The Piegan Indians tell of one of their young men who, while on a hunting party bragged that he could climb this peak. He started up from the west side, and when last seen by his friends was still climbing. He was never seen again, and the Blackfeet thereafter avoided very close contact with the mountain.
The Flathead Indians tell of one of their braves who, when it came time to take his warrior's sleep and make himself ready for his "medicine vision," went across the mountains taking a sacred bison skull for a pillow. There he climbed to the top of the large mountain overlooking the plains and stayed for days, fasting and praying until he had received his vision that was to govern his later life. Then he returned, leaving the skull on the mountain top. Could not this be the true explanation of the skull found by Stimson on Chief Mountain? For how else could the skull have been carried there when no white man had previously set foot on this peak and most certainly no bull bison had climbed it? And we must marvel at the spirit and courage that motivated this brave to ascend this peak and stay there when we know of the awe with which these primitive people regarded these high, silent, and even more savage peaks.
Early Settlement of Western Slopes
We now drop back a few years to start at the beginning of the white man's entry into the western side of the park. Even though the Indians were more friendly on the west, there seemed to be little incentive for the white man to enter the western valleys that led toward the summit of the Rocky Mountains. Occasionally a party passed through the area on its way across the mountains, but few made any extensive stay in the area.
Lt. A. W. Tinkham led an exploration party for Governor Stevens up the Nyack Valley and over the Cut Bank Pass in 1853, and others crossed various passes from time to time, leaving little or no record. Lts. Ahern and Woodruff took parties through the area and Duncan McDonald most certainly spent some time in the Lake McDonald area on his expeditions through the mountain passes. But it was not until the coming of the Great Northern Railroad in 1892 that people began to enter the region around Lake McDonald and settle there. From that time on, settlement of the region was rapid and exploration and development of the park area were carried on with enthusiasm.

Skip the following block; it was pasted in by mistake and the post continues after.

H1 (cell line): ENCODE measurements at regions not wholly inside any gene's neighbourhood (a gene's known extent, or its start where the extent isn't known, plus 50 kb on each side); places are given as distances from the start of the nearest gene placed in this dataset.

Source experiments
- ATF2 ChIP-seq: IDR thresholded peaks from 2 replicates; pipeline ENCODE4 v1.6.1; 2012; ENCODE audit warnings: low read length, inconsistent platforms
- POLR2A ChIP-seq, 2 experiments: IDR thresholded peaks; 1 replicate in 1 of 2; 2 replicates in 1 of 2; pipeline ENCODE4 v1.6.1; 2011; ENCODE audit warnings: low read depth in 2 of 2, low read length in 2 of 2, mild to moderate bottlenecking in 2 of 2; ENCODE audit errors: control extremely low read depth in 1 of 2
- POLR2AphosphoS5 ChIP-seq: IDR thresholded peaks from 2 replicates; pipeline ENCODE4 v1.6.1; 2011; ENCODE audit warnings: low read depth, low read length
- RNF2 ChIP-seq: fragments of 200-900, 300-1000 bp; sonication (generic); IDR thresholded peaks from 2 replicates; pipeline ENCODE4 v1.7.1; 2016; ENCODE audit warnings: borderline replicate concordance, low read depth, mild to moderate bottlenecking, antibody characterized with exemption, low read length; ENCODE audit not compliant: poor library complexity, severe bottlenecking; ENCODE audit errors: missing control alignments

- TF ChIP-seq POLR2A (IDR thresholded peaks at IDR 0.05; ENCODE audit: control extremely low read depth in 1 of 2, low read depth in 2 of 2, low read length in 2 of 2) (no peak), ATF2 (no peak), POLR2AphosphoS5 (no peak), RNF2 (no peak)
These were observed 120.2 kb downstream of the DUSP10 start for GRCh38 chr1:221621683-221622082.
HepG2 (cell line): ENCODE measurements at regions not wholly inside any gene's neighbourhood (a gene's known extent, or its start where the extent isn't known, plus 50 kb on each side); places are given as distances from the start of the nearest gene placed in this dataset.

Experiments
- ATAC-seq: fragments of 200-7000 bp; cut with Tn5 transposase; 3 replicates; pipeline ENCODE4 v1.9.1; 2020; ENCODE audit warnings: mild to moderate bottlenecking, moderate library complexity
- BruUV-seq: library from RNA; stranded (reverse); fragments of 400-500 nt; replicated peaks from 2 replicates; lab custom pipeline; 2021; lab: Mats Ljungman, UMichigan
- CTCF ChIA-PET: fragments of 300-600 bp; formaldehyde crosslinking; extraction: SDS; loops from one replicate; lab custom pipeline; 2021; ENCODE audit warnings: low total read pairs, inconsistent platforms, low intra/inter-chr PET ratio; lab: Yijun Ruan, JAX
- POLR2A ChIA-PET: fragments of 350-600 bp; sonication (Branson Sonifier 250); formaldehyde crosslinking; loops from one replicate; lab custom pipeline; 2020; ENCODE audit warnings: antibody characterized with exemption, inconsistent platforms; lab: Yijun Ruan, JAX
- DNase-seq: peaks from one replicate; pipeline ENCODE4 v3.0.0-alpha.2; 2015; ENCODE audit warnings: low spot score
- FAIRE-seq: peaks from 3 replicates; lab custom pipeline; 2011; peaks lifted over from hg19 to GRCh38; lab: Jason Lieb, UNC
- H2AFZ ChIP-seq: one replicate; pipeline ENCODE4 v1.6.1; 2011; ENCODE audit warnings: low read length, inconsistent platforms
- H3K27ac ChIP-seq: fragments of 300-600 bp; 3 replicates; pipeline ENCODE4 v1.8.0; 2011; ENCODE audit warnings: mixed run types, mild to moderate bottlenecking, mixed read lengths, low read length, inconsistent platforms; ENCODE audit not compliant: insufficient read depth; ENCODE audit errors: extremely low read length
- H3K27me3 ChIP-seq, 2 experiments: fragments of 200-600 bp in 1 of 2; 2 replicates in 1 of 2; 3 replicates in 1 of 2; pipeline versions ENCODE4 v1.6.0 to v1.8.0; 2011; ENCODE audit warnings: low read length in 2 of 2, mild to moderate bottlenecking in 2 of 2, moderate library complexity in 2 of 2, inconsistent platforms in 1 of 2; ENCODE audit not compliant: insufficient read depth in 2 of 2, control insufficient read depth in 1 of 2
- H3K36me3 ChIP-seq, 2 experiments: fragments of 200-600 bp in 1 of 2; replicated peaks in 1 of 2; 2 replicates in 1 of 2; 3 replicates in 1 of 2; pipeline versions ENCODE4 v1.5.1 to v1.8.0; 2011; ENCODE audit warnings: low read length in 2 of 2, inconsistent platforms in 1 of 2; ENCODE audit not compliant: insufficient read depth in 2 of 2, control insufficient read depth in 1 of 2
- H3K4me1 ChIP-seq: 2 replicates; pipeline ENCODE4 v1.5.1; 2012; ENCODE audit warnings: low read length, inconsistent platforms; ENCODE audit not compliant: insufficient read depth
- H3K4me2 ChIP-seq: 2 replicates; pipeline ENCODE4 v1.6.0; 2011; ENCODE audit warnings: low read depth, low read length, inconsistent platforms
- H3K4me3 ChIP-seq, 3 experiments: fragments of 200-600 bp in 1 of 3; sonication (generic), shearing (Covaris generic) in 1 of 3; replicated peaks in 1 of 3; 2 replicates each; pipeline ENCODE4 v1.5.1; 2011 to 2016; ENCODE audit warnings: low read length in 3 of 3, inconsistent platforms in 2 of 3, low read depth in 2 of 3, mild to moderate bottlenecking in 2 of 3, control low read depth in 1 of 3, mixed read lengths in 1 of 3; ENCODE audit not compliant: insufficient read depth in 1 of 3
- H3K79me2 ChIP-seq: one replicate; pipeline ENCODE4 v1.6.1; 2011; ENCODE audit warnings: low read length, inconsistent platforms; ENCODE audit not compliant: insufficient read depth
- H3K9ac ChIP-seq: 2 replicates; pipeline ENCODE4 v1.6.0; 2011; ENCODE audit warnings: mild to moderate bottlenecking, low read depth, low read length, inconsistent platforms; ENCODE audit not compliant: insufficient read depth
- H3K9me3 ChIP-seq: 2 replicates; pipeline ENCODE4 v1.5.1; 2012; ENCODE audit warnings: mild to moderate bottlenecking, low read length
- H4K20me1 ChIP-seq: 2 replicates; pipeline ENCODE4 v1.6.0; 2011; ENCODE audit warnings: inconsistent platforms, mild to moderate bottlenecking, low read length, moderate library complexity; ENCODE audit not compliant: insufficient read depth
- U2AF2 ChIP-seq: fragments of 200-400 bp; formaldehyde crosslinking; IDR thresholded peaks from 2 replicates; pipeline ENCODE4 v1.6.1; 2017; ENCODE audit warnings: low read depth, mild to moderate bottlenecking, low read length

Among the first to arrive in the Lake McDonald area was Milo B. Apgar, who reportedly came over Marias Pass with his belongings in a two-wheeled cart and settled at the foot of Lake McDonald on the spot that was later to bear his name, the present village of Apgar. With him came Charles Howe, for whom Howe Ridge is named. These two men homesteaded at the foot of the lake and very shortly were in the "dude" business. Apgar immediately began to build cabins on the site of the present Village Inn at the little village of Apgar and furnished overnight accommodations for the visitors who were to come through on their way up Lake McDonald and into the park.
Charles Howe is reported to have been the first person to sight Avalanche Lake and Sperry Glacier from near the summit of Mt. Brown in August of 1894. Upon spotting the lake, he retraced his steps and reached the lake by skirting the western and northern slopes of the mountain. Howe was so enthusiastic about his find that he reported it to Dr. Sperry on his trip into the area the next year. It was from his description that Dr. Lyman B. Sperry, the "Gentleman Explorer," came to explore the Avalanche Lake Basin and actually to reach and set foot upon Sperry Glacier.
Dr. Lyman B. Sperry
Dr. Sperry, a professor from the University of Minnesota, arrived in the park in 1895, about the time that Howe had discovered the best route to Avalanche Lake. Upon hearing about the lake and glacier, he became interested and organized a party to explore the area. "On the third of June, 1895, a party consisting of Professor J. Paul Goode, Messrs E. R. Shepard (photographer), W. O. Jones, and W. A. Wittick, of Minnesota, and the writer (Dr. Sperry)all under the guidance of Frank Geduhn, one of the early settlers at Lake McDonaldpenetrated the thick and tangled forests between Brown's Peak and Goat Mountain (Mt. Brown and the present Mt. Cannon), entered the deep valley and camped on the lake shore. Our party carefully noted the most striking features of the locality, photographed its more conspicuous points, and because of the number of avalanches seen and heard during our stay, agreed that Avalanche Basin would be a most appropriate name for the place.